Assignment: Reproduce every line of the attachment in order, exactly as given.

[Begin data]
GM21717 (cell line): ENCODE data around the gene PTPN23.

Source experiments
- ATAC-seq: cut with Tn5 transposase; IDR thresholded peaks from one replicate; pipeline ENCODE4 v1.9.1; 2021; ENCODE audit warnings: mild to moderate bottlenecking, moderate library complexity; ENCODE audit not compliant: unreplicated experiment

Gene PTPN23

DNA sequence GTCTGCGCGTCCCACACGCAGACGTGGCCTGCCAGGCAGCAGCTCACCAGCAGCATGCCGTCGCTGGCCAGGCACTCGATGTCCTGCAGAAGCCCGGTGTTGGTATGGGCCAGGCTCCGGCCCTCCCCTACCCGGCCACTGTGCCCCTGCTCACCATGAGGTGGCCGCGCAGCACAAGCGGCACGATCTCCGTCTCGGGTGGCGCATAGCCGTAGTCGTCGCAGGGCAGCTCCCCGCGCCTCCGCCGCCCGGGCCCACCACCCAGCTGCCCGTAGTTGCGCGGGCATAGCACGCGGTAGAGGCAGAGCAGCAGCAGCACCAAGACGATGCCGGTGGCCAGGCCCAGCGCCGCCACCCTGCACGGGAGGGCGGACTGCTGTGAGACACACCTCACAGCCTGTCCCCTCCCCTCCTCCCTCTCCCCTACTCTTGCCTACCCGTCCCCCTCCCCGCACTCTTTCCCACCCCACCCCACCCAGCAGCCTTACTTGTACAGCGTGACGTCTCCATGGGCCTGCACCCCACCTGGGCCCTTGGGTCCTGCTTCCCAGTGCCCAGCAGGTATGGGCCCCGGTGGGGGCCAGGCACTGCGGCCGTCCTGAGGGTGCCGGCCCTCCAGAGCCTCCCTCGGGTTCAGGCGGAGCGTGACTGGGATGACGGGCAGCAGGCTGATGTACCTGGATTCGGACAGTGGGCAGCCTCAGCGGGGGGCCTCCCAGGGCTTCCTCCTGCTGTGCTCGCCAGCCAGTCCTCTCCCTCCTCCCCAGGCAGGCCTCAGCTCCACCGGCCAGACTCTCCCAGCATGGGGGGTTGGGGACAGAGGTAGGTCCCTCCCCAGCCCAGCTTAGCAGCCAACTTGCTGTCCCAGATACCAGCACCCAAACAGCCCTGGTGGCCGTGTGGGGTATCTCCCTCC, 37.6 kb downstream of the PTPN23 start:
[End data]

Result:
GM21717 (cell line): ENCODE data around the gene PTPN23.

Source experiments
- ATAC-seq: cut with Tn5 transposase; IDR thresholded peaks from one replicate; pipeline ENCODE4 v1.9.1; 2021; ENCODE audit warnings: mild to moderate bottlenecking, moderate library complexity; ENCODE audit not compliant: unreplicated experiment

Gene PTPN23

DNA sequence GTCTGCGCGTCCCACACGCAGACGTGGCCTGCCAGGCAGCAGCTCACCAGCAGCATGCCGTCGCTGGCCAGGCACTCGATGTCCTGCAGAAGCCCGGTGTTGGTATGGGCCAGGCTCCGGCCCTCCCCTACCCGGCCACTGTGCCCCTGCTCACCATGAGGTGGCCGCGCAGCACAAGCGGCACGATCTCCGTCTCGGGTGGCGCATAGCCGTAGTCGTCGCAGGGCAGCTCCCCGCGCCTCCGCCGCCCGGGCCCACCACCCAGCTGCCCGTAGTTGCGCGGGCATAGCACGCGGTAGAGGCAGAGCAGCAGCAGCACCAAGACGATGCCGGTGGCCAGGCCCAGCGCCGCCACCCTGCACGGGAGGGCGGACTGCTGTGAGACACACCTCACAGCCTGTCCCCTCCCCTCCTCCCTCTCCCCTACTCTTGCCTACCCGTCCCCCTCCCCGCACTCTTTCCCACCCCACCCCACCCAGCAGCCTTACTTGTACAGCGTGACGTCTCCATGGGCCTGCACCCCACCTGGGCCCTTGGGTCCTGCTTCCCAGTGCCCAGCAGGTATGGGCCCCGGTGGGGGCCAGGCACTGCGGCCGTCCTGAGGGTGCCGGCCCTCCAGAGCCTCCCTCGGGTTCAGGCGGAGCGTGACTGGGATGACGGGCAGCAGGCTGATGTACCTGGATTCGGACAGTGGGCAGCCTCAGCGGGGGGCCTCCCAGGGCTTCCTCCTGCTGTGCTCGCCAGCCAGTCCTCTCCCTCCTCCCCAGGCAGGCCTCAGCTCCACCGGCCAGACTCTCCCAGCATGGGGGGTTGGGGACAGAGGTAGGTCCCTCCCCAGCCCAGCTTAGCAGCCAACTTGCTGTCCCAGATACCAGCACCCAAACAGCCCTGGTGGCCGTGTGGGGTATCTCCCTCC, 37.6 kb downstream of the PTPN23 start: